Murdoch testified Tuesday before the inquiry, set up by British Prime Minister David Cameron in July amid the ongoing phone-hacking scandal that has engulfed News Corp. and shaken the British establishment. As the panel turned its focus to Britain’s political elite — who have long been accused of fawning over the British media, and Murdoch media in particular — he denied wrongdoing and defended News Corp.’s acts of “legitimate advocacy.”
“Politicians seek the favor of the press at all times,” he said at one point.
After the day’s testimony, the leader of the opposition Labor Party, Ed Miliband, called on Hunt to step down, telling Sky News: “Now we know he was providing advice, guidance and privileged access to News Corporation. He was being a back channel for the Murdochs.”
In a statement, Hunt, who is also the government’s lead minister for the Olympics, said: “Now is not a time for knee-jerk reactions. We’ve heard one side of the story today, but some of the evidence reported meetings and conversations that simply didn’t happen.”
Cameron’s spokesman said the prime minister had “full confidence” in Hunt.
Hunt had been tasked with making an impartial decision on News Corp.’s takeover bid for BSkyB after Business Secretary Vince Cable was stripped of the responsibility for telling undercover newspaper reporters he had “declared war” on News Corp.’s chairman, Rupert Murdoch.
News Corp. eventually abandoned its ambition to acquire the 61 percent of BSkyB it does not already own after revelations that its now defunct British tabloid, News of the World, had illegally hacked into the voice mail of a 13-year-old murder victim.
In arguably the most riveting moments of Tuesday’s testimony, Murdoch listened as the inquiry’s lead lawyer, Robert Jay, read out loud e-mails sent to Murdoch by a News Corp. lobbyist. In one, the lobbyist wrote of Hunt, “He said we would get there in the end and he shared our objectives.” In another, he said he had information from Hunt’s office that was “absolutely illegal.”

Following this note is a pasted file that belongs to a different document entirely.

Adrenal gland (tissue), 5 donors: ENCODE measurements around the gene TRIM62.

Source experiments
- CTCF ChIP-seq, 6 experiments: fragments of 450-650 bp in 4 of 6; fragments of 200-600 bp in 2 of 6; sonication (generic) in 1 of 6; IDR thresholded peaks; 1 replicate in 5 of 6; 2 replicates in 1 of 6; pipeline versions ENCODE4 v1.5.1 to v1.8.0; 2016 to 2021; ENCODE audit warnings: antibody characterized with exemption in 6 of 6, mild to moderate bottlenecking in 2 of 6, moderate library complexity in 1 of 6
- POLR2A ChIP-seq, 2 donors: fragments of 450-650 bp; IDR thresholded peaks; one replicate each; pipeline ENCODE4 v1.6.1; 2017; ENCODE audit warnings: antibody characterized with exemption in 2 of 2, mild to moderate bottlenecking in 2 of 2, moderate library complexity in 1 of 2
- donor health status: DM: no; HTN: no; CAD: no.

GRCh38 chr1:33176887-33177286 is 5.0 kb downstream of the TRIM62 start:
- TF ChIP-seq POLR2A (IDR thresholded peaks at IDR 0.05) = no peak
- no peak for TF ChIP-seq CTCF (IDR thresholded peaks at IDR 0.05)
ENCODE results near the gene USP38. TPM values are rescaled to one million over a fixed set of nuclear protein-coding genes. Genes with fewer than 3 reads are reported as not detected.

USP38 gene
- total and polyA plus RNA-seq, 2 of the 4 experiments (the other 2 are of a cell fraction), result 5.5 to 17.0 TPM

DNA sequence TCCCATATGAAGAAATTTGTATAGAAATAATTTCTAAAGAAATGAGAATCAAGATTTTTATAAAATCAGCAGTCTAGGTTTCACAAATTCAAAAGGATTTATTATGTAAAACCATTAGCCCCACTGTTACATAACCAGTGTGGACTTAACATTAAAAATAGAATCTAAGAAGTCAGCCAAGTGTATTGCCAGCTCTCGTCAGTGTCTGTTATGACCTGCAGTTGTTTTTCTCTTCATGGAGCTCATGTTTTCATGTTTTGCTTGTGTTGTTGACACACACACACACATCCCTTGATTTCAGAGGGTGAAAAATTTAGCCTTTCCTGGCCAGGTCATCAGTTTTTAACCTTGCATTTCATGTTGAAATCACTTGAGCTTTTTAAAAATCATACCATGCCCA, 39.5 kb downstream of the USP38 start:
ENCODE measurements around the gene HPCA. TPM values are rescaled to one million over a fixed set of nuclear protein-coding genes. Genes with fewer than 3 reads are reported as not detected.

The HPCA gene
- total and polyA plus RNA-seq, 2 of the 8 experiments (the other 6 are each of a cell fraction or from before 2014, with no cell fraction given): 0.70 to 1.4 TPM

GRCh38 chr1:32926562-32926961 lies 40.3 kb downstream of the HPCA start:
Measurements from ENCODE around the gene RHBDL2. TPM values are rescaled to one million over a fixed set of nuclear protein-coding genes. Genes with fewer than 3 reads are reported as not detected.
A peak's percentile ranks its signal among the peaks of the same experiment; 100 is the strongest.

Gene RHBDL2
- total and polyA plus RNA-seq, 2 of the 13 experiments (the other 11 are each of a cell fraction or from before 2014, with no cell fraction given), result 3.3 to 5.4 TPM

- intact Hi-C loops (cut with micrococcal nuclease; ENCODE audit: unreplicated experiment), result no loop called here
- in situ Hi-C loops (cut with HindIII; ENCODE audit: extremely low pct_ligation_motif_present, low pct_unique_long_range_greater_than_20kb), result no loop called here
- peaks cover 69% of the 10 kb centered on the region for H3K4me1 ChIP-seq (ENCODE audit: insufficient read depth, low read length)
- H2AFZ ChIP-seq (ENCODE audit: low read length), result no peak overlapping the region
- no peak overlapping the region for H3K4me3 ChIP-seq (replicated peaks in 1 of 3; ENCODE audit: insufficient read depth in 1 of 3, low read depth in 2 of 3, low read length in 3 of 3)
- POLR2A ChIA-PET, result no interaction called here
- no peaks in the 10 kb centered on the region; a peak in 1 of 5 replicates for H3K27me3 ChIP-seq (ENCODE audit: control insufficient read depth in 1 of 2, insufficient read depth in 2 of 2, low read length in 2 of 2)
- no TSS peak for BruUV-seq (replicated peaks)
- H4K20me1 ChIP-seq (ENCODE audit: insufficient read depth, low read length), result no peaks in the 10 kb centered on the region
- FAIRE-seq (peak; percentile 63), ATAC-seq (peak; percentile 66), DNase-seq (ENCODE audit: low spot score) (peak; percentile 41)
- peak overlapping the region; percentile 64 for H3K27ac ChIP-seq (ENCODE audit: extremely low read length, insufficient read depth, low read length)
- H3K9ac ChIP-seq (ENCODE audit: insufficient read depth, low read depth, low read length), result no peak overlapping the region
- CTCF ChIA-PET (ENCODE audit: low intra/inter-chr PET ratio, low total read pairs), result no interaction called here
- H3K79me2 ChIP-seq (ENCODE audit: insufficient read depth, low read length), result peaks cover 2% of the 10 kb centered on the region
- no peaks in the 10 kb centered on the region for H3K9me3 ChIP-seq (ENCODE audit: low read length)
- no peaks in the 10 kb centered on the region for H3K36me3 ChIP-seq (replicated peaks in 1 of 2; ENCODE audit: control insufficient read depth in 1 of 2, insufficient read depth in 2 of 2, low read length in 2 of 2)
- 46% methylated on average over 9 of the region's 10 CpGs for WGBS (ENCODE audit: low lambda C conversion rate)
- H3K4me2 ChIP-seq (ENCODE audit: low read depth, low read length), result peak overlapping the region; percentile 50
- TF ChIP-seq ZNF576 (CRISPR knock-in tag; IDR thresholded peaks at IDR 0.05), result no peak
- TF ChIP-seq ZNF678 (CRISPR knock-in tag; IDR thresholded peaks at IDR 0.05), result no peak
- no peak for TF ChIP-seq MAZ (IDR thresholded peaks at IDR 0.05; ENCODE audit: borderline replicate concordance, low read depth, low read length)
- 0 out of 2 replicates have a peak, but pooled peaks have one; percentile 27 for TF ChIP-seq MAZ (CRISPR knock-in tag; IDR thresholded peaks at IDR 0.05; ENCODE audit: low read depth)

For the first time, Murdoch also disclosed that he had discussed the BSkyB proposal with Cameron at a 2010 Christmas party at the home of Rebekah Brooks, formerly a top executive at News Corp. He said he had a “tiny side conversation” with Cameron in which he sought assurances that Cable’s successor would operate in an “appropriate and judicial” manner.
Murdoch also said he was “friendly” with George Osborne, Britain’s finance minister, and had discussed the bid with him briefly during a stay at Osborne’s country home. But repeatedly dismissed suggestions that News Corp.’s British papers offered positive coverage to politicians in exchange for political influence.
“If the insinuation is that there was any quid pro quo with editorial coverage versus commercial agenda, I can tell you categorically that’s false,” he said.
It wasn’t so long ago that James Murdoch, 39, was widely considered the de facto heir to his father’s vast media empire, whose companies include Fox Television, Fox News, the New York Post and the Wall Street Journal.
Since the hacking scandal erupted, however, his credibility and competence have been questioned. He resigned in February as executive chairman of News International, News Corp.’s British newspaper unit, whose publications include the Sun, the Times and the Sunday Times.
He also resigned as the executive chairman of BSkyB earlier this month, saying he did not want to become a “lightning rod” for attacks on the broadcaster.
Rupert Murdoch, who is also James Murdoch’s father, will appear Wednesday before the inquiry, at the Royal Courts of Justice in central London, and will also be summoned on Thursday if questioning spills over.